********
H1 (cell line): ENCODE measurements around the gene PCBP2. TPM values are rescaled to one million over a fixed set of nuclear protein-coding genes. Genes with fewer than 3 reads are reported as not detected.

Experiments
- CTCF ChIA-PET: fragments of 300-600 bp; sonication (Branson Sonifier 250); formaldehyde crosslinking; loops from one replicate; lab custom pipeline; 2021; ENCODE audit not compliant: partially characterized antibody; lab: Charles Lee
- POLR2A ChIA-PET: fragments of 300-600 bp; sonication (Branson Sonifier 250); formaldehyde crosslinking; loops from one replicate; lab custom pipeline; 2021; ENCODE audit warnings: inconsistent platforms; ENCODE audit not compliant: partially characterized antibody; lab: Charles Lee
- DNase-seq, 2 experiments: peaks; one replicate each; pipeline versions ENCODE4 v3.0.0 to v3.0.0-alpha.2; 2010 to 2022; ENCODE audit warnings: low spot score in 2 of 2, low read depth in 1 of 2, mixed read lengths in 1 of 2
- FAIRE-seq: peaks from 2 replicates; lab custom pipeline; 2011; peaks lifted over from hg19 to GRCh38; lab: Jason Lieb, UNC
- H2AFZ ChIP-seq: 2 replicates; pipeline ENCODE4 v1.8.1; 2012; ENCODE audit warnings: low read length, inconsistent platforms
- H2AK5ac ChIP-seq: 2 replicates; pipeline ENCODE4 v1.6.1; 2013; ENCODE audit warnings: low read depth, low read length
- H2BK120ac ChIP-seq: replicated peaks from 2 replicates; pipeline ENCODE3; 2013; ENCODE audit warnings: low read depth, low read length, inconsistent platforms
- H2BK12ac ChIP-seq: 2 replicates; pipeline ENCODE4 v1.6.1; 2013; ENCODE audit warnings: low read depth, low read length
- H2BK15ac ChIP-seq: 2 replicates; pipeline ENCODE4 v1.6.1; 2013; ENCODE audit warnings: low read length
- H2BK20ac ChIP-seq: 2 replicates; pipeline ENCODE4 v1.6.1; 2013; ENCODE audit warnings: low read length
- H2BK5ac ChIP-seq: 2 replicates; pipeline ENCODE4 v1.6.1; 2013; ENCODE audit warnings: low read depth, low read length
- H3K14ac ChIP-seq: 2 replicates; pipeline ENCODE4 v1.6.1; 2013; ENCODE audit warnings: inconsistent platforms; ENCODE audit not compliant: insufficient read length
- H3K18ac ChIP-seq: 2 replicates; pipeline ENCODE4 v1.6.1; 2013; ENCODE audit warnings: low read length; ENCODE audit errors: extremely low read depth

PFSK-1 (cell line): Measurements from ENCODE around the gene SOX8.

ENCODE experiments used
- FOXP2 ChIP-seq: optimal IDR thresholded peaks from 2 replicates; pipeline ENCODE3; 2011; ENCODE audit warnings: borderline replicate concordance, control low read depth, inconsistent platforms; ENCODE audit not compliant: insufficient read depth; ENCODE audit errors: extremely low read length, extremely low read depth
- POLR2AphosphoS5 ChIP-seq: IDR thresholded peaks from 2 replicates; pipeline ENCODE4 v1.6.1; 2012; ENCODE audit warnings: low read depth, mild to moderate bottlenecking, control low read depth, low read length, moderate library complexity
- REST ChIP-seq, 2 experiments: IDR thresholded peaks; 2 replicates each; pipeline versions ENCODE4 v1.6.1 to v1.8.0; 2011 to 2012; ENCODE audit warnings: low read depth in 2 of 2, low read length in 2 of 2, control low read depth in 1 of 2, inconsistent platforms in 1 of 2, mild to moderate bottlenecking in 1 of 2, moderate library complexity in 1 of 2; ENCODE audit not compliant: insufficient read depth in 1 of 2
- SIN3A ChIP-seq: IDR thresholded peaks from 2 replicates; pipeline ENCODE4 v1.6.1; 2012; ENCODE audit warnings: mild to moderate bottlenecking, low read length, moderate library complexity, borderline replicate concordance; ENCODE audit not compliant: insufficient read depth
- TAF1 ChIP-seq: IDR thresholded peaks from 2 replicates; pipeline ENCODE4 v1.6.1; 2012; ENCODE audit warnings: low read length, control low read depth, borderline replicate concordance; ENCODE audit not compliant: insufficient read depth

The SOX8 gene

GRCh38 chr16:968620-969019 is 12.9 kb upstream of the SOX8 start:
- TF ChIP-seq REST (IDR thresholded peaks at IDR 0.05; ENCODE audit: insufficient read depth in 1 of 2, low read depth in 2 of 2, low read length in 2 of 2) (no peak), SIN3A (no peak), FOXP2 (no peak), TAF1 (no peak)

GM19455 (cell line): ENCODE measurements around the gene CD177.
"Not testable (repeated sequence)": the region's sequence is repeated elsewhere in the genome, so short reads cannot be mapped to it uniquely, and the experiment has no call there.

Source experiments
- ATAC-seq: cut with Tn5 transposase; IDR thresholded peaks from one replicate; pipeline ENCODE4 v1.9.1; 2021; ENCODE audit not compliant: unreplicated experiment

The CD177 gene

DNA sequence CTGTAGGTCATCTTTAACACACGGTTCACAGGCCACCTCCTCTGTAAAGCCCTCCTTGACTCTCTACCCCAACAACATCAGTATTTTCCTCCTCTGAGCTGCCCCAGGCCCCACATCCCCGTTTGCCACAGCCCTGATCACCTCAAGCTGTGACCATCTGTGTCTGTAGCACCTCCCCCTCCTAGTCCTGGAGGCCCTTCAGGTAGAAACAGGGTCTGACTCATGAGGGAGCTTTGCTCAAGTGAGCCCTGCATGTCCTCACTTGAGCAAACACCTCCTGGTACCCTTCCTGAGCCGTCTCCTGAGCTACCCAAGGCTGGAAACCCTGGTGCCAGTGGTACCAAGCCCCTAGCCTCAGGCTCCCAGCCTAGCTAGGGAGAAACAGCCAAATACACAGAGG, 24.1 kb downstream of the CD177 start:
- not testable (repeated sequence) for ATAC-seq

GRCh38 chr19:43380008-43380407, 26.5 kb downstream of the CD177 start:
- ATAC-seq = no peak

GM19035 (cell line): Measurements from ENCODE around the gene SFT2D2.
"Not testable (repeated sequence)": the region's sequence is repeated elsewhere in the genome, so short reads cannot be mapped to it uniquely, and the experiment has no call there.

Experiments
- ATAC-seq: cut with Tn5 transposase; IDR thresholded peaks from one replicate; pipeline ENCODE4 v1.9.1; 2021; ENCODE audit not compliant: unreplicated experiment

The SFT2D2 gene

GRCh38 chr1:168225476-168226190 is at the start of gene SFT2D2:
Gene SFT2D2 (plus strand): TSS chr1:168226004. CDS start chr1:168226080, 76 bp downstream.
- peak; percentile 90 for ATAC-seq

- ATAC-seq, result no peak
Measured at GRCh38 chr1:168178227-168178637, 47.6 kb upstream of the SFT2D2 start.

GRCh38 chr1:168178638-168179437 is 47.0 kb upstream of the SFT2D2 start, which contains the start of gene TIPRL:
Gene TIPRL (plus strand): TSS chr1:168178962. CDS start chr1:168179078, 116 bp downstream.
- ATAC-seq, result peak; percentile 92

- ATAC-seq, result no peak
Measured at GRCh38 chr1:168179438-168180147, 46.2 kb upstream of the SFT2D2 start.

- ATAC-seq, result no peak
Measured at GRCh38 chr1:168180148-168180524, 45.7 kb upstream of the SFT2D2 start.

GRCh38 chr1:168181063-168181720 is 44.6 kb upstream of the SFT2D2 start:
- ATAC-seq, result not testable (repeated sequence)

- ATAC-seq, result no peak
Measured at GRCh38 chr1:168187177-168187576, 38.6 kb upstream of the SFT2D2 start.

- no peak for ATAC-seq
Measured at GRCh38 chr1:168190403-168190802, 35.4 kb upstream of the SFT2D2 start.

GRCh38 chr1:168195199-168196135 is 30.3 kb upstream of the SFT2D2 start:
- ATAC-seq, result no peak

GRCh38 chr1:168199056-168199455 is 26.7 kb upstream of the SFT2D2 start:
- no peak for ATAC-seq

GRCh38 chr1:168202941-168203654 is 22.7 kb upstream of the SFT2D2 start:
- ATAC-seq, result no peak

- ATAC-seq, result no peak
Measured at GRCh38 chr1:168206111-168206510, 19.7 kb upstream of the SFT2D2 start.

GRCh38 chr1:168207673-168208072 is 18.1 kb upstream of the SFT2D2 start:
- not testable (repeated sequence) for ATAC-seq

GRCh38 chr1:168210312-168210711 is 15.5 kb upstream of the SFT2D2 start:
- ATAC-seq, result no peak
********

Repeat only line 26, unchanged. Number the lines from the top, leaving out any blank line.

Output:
GM19455 (cell line): ENCODE measurements around the gene CD177.